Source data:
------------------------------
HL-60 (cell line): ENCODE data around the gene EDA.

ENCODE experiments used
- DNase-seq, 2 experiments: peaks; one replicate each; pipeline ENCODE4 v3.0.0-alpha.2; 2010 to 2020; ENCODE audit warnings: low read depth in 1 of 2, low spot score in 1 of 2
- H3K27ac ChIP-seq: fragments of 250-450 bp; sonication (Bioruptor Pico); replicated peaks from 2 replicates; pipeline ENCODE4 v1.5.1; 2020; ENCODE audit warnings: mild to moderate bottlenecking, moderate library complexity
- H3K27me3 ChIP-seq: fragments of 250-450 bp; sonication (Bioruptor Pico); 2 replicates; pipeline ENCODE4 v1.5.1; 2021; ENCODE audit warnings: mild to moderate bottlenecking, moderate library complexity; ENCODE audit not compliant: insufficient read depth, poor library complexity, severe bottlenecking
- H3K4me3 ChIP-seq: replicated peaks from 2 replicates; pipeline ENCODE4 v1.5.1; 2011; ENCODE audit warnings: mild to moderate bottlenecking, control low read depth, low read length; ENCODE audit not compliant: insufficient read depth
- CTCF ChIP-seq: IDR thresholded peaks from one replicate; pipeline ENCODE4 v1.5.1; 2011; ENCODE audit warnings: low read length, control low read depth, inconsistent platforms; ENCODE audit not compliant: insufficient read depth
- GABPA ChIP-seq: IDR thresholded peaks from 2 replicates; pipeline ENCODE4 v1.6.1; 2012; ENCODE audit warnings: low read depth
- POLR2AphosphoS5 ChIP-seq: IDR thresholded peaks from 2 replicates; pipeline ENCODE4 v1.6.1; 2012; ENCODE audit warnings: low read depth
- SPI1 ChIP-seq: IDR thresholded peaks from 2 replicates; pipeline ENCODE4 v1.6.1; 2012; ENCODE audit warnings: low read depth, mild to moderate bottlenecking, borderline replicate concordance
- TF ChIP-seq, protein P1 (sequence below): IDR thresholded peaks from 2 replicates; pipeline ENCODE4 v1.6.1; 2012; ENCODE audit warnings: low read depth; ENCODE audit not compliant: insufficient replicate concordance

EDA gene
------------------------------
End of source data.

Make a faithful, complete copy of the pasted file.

HL-60 (cell line): ENCODE data around the gene EDA.

ENCODE experiments used
- DNase-seq, 2 experiments: peaks; one replicate each; pipeline ENCODE4 v3.0.0-alpha.2; 2010 to 2020; ENCODE audit warnings: low read depth in 1 of 2, low spot score in 1 of 2
- H3K27ac ChIP-seq: fragments of 250-450 bp; sonication (Bioruptor Pico); replicated peaks from 2 replicates; pipeline ENCODE4 v1.5.1; 2020; ENCODE audit warnings: mild to moderate bottlenecking, moderate library complexity
- H3K27me3 ChIP-seq: fragments of 250-450 bp; sonication (Bioruptor Pico); 2 replicates; pipeline ENCODE4 v1.5.1; 2021; ENCODE audit warnings: mild to moderate bottlenecking, moderate library complexity; ENCODE audit not compliant: insufficient read depth, poor library complexity, severe bottlenecking
- H3K4me3 ChIP-seq: replicated peaks from 2 replicates; pipeline ENCODE4 v1.5.1; 2011; ENCODE audit warnings: mild to moderate bottlenecking, control low read depth, low read length; ENCODE audit not compliant: insufficient read depth
- CTCF ChIP-seq: IDR thresholded peaks from one replicate; pipeline ENCODE4 v1.5.1; 2011; ENCODE audit warnings: low read length, control low read depth, inconsistent platforms; ENCODE audit not compliant: insufficient read depth
- GABPA ChIP-seq: IDR thresholded peaks from 2 replicates; pipeline ENCODE4 v1.6.1; 2012; ENCODE audit warnings: low read depth
- POLR2AphosphoS5 ChIP-seq: IDR thresholded peaks from 2 replicates; pipeline ENCODE4 v1.6.1; 2012; ENCODE audit warnings: low read depth
- SPI1 ChIP-seq: IDR thresholded peaks from 2 replicates; pipeline ENCODE4 v1.6.1; 2012; ENCODE audit warnings: low read depth, mild to moderate bottlenecking, borderline replicate concordance
- TF ChIP-seq, protein P1 (sequence below): IDR thresholded peaks from 2 replicates; pipeline ENCODE4 v1.6.1; 2012; ENCODE audit warnings: low read depth; ENCODE audit not compliant: insufficient replicate concordance

EDA gene